In retrospect, I would have probably pulled the bird an hour or so earlier, especially since I realized the variance in cooking temperature between the grill grate and the lid (around 50 degrees), which did result in a slightly drier top half of the breast - but even that was still moist and very tender.  Now the lower half of the breast, wing, thigh, drumstick, and the back of the turkey were very moist and juicy. 


Second, I was using new meat thermometers and a little unsure of their accuracy (*note to self:  never use new meat thermometers when cooking a special holiday meal, leads to indecisiveness.  Kind of like I would not use a new and untried putter for a golf tournament).


The last variable that might have increased the cooking time was the cool temps and heavy marine layer here in the Bay Area when I cooked the turkey.  I've noticed when I cook during the cool and "heavier" air conditions of the fall and winter here cooking times seem to increase somewhat.  I may be mistaken on this, but it seems to have some influence.


Yesterday had a little leftover, and the meat was even more moist and tender after spending the time marinating in its juices.


Trust me, I was sweating bullets at the long smoke too, I was so afraid that when I cut into the meat it would be like sawing into leather, but it was quite the opposite, there was quite a bit of fluid that came out - much to my relief and surprise.

Edited by troyd - 11/27/10 at 6:20am
post #30 of 38

Troyd,  Thanks for the cooking diary and that is a good looking bird.  Did you mention how much the turkey weighed?  I agree about the meat thermometer.  I slightly overcooked my first Thanksgiving turkey.  I think my old meat thermometer was out of cal.

post #31 of 38

I user Birch & Apple cause it's what I have

post #32 of 38

That sure did look good!!  It is amazing to me how different things affect smoking so much.  That is what gives it the challenge and makes it so much more enjoyable when things come out like we plan!!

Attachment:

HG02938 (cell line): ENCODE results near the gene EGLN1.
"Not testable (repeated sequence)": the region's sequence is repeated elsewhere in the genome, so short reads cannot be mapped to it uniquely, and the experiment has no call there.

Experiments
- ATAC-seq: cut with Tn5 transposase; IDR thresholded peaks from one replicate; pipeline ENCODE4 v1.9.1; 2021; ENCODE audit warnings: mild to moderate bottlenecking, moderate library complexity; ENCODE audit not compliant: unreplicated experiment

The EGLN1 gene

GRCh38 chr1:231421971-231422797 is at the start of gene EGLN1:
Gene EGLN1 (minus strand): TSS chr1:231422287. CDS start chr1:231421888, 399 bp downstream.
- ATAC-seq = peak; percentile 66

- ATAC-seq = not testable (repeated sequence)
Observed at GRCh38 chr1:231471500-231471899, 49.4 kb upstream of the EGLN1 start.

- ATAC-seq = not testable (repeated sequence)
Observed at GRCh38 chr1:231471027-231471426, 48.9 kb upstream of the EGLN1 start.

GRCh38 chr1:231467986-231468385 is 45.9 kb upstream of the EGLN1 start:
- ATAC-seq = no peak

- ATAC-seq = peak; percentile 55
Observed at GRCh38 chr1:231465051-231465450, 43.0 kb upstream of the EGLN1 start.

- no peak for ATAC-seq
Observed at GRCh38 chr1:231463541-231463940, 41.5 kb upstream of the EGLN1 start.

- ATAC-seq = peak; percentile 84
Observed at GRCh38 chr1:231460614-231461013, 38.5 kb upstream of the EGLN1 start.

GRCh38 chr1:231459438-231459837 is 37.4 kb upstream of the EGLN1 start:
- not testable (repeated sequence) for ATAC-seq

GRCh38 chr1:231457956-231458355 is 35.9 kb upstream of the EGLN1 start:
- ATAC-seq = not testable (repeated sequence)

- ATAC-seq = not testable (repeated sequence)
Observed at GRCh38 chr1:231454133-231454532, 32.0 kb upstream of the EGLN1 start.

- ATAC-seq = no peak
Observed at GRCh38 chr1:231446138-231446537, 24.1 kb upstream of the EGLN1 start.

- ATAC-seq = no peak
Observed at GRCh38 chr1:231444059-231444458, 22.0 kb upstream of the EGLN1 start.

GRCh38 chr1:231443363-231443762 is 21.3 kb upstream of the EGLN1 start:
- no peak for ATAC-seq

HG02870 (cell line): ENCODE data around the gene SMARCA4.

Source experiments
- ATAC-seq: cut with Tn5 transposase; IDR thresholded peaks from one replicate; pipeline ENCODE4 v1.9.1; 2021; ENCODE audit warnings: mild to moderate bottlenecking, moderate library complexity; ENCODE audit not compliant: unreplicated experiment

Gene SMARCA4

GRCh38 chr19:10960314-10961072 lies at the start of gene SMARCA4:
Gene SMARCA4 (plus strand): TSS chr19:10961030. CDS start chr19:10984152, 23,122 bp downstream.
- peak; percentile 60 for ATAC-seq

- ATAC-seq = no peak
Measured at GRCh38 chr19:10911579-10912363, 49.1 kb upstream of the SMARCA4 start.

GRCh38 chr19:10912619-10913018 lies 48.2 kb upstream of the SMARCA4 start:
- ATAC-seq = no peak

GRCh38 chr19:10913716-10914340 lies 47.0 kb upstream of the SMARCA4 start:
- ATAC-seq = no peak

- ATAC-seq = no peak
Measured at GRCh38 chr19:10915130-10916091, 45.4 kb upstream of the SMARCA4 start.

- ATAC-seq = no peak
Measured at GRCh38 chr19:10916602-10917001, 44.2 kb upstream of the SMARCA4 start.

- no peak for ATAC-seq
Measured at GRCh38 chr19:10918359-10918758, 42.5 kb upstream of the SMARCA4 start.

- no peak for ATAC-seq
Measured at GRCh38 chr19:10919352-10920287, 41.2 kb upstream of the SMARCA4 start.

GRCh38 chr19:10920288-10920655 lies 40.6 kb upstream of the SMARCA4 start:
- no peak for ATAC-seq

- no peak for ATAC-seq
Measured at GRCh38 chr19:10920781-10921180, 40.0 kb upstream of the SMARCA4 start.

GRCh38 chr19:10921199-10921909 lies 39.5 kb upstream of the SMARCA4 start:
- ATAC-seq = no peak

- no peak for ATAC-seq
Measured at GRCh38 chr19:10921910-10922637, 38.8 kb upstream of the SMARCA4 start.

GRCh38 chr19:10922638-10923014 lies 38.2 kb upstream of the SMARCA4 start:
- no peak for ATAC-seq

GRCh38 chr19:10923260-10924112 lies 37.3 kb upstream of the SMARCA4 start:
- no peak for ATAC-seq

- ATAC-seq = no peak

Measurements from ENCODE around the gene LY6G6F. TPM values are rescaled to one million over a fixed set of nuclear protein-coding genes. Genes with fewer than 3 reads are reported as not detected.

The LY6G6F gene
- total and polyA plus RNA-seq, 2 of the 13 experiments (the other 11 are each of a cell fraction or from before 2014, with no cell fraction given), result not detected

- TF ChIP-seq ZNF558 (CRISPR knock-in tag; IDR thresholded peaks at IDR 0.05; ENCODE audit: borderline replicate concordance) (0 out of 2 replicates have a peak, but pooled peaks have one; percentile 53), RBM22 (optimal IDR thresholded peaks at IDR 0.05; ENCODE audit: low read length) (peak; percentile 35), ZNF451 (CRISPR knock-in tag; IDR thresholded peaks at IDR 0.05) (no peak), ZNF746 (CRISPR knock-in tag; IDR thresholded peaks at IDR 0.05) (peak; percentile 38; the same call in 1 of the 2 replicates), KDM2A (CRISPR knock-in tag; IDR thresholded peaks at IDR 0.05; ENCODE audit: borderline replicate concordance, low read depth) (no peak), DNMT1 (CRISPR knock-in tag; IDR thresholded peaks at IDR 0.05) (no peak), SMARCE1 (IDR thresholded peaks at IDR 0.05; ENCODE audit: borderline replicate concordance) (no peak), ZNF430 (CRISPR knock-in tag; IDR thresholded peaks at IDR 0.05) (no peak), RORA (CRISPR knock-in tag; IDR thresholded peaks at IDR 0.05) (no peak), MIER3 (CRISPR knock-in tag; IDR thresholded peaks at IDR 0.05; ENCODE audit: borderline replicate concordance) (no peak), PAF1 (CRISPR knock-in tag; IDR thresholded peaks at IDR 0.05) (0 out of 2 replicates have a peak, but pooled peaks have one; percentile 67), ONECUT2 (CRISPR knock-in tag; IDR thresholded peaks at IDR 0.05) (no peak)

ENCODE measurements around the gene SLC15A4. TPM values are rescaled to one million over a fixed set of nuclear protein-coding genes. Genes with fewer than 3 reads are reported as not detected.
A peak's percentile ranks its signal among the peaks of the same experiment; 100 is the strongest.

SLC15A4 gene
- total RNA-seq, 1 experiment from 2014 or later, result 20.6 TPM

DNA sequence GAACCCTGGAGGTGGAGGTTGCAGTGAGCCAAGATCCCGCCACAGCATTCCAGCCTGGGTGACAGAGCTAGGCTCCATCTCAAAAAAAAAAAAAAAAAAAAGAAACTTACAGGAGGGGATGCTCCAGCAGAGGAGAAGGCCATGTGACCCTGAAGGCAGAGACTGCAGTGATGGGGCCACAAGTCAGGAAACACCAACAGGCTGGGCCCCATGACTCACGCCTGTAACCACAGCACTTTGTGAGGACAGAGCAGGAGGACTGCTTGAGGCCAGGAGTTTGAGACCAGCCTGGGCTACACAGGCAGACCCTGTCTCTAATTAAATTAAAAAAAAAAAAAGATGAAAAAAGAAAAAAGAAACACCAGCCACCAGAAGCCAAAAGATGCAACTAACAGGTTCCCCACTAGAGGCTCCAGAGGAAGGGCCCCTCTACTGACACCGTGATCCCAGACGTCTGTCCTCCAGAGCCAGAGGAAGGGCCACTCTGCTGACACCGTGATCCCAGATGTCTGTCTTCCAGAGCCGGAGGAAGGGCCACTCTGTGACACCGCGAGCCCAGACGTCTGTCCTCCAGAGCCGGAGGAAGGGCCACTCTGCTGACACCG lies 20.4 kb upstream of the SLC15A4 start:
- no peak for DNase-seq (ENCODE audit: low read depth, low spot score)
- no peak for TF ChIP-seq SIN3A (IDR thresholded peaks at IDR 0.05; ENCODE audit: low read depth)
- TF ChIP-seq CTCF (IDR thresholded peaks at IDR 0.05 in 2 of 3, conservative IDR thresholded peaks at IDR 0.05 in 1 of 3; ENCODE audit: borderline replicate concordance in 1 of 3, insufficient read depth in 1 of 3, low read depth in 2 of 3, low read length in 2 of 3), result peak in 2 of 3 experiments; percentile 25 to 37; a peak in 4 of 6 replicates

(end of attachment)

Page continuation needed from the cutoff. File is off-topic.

Not that it matters now, but I used pecan, maple and hickory.

post #33 of 38

I use mixer of Hickory and Apple chips and I put in a  couple of sticks of pecan.

post #34 of 38

Smoking mine as I type this with pecan

post #35 of 38



Thanks,  The turkey was 12 lbs. on the dot.  It was the smallest turkey I could get.  I bought a Diestel "free range" turkey, from their ranch just East of San Francisco.  We've been using their turkeys for the past few Thanksgivings.  Much, much more flavorful, and the texture of the meat is much better (firm but tender) too.  I've driven by their ranch (how I found out about these turkeys), and it's a great sight to see all these turkeys roaming about.  May not seem like much to most farmers from the Mid-West, but out here living in the city you lose many of those old rural life memories and experiences.  And it's hard to find a "real" turkey that's not overly processed or raised inside barns in pens.  They cost a little more than a regular turkey like a Butterball, but the taste difference is well worth it.  If you really want a "natural" turkey, next to hunting a wild turkey, this is it.  Depending on your location, you can get these turkeys from most Whole Food Markets, or a select number of Fine Food grocers.  They have an available store listing on their website.



Here's the link to their website:


Thanks also to 0331grunt.



Leftovers Are Great! 


post #36 of 38

Is there a type of wood you WOULD NOT use for turkey?

post #37 of 38

I wouldn't use alder.

post #38 of 38

Mesquite is a little strong for turkey

Apple would be my go to wood

No Creosote! A-Maze-N Smokers